In this case, because the vandalism took place behind occupied territory, the facts speak for themselves.

    What's left in question? Janie attempted to retract her original statement by attacking the integrity of the reporter. Attacking others when you can’t stand behind your own accomplishments is a political tactic we see all too often. The anonymous attribute, “has been known to” in reference to Chinta, alludes to some unspoken misdeed, but identifies nothing. Her own credibility is called into question when Janie follows this path.

    I’m more concerned about the hydro corridor though. When can we expect the native community to speak with a common voice. This project was approved, stopped, and then given permission to proceed only to have that denied again by someone on the site.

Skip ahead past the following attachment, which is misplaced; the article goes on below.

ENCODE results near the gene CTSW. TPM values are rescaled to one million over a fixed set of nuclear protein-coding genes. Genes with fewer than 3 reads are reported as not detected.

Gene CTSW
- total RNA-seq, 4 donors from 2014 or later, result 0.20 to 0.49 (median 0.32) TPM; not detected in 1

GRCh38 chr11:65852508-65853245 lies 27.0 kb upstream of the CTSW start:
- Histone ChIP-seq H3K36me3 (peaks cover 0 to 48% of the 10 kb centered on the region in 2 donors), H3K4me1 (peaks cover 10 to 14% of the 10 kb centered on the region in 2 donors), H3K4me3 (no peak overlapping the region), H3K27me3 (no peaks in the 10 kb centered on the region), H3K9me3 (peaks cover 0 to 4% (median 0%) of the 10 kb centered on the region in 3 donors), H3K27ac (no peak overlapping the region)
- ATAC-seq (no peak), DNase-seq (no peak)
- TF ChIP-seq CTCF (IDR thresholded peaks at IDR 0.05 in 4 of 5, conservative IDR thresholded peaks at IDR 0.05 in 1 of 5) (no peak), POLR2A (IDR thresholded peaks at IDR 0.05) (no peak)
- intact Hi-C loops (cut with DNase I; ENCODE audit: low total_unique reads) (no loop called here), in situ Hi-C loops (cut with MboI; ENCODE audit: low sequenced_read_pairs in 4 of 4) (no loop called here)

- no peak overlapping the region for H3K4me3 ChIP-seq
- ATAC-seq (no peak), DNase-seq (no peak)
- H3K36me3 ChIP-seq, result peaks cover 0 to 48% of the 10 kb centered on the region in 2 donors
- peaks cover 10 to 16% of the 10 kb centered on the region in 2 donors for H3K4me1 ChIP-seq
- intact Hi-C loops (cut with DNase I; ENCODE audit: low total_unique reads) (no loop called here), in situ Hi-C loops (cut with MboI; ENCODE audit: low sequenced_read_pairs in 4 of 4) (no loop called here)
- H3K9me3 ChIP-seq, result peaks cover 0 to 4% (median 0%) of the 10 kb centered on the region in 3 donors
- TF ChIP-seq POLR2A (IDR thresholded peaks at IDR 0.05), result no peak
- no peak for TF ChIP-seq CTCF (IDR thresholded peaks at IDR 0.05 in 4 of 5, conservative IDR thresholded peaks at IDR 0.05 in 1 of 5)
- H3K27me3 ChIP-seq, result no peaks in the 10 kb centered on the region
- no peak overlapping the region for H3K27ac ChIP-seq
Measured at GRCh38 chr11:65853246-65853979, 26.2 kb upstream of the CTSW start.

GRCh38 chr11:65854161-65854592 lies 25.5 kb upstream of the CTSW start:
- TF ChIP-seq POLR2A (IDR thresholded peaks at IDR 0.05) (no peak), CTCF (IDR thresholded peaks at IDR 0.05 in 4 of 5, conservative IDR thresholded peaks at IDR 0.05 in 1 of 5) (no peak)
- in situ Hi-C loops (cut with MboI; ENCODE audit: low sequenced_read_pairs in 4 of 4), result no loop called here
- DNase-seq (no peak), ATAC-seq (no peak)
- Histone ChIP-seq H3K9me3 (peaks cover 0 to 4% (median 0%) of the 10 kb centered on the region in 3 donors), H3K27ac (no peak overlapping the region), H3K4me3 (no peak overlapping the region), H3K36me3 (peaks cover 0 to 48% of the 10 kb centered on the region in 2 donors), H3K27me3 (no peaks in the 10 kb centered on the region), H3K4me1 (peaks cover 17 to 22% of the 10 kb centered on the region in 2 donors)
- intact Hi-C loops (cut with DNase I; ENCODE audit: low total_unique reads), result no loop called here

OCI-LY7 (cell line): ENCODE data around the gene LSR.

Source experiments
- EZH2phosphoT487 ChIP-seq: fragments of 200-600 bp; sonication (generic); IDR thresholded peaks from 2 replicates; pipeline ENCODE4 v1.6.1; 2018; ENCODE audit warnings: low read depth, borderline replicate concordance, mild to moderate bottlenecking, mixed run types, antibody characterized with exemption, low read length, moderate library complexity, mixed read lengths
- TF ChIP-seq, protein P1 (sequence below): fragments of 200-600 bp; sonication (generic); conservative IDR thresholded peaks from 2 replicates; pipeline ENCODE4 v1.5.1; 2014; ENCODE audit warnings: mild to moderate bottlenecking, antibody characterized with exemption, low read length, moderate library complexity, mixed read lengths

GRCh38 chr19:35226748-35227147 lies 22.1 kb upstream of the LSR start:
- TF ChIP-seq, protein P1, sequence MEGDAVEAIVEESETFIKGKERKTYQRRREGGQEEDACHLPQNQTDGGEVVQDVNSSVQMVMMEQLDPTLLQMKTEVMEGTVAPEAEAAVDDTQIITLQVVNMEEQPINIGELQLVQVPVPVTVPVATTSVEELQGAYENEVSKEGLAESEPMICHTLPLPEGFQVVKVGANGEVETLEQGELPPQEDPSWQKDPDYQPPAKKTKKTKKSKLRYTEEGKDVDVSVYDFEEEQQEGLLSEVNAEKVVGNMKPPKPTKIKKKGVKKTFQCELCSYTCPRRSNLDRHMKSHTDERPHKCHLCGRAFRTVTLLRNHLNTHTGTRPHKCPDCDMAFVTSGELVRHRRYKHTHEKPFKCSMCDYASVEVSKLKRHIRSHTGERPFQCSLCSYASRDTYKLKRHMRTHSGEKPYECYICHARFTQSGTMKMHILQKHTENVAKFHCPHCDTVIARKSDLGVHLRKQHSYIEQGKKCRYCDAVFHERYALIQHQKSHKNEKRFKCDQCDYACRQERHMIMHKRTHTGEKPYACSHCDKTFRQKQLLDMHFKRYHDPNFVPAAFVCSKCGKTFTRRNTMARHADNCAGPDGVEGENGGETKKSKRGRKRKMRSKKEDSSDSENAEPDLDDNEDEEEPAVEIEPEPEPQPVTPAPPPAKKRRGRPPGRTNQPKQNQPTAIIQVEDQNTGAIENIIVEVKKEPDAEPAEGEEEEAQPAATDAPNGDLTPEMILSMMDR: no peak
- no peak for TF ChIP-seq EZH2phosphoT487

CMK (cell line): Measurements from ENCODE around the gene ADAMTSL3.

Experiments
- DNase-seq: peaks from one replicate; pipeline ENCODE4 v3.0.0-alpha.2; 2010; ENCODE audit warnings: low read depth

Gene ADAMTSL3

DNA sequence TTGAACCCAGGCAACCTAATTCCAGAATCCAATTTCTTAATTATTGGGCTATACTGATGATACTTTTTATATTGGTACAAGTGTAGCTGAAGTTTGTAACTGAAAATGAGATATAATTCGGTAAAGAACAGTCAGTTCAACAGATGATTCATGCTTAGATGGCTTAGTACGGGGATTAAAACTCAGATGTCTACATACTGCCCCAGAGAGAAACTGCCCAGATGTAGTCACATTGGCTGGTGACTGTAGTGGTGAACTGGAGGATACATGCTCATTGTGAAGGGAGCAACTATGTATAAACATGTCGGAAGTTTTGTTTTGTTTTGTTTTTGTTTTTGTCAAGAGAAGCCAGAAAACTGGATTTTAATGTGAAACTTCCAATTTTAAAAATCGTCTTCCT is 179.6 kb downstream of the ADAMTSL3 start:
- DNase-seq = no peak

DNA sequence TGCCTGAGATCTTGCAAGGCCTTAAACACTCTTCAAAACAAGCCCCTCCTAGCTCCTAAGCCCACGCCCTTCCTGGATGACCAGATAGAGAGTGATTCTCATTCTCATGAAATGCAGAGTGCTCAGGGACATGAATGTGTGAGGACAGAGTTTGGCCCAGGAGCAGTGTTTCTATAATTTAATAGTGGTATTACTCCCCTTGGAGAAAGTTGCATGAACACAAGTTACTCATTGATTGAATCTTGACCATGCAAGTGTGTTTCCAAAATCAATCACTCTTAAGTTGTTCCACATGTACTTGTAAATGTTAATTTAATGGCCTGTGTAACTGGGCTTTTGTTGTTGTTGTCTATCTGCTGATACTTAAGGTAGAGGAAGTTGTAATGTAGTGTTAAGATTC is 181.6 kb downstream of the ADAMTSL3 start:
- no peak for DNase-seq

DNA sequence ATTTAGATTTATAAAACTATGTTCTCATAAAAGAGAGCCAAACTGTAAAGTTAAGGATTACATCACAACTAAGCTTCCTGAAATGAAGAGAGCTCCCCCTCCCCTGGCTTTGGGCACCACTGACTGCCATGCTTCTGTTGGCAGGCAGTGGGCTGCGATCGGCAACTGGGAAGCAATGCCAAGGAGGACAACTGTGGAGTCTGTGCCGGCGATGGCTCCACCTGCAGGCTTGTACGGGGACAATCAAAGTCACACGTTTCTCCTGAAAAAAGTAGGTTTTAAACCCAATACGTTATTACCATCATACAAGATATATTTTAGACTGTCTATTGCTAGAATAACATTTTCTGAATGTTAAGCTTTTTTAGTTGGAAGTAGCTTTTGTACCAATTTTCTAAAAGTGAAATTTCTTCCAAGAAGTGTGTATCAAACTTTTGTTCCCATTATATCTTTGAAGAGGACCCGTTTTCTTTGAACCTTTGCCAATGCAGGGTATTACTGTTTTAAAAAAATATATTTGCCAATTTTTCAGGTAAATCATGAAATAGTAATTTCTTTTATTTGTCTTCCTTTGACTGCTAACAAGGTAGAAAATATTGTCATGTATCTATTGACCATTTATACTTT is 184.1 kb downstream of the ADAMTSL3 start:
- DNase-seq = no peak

Janie Jamieson isn’t the only spokesperson for the protesters in Caledonia/Haldimand. This occupation has a life of its own. I suspect she no more controls the progress of the hydro corridor than the vandalism at the switching station, but I could be wrong.

    I’m not suggesting that she is personally responsible, but Janie may know who is responsible for the vandalism. She may have needed to retract her original statement or remain publicly associated with an illegal act of vandalism. I don’t know the legal implications of that.

    What Janie said is clear. She now can only contend that it isn’t what she intended. I suspect she didn’t catch herself in time during her conversation with Chinta.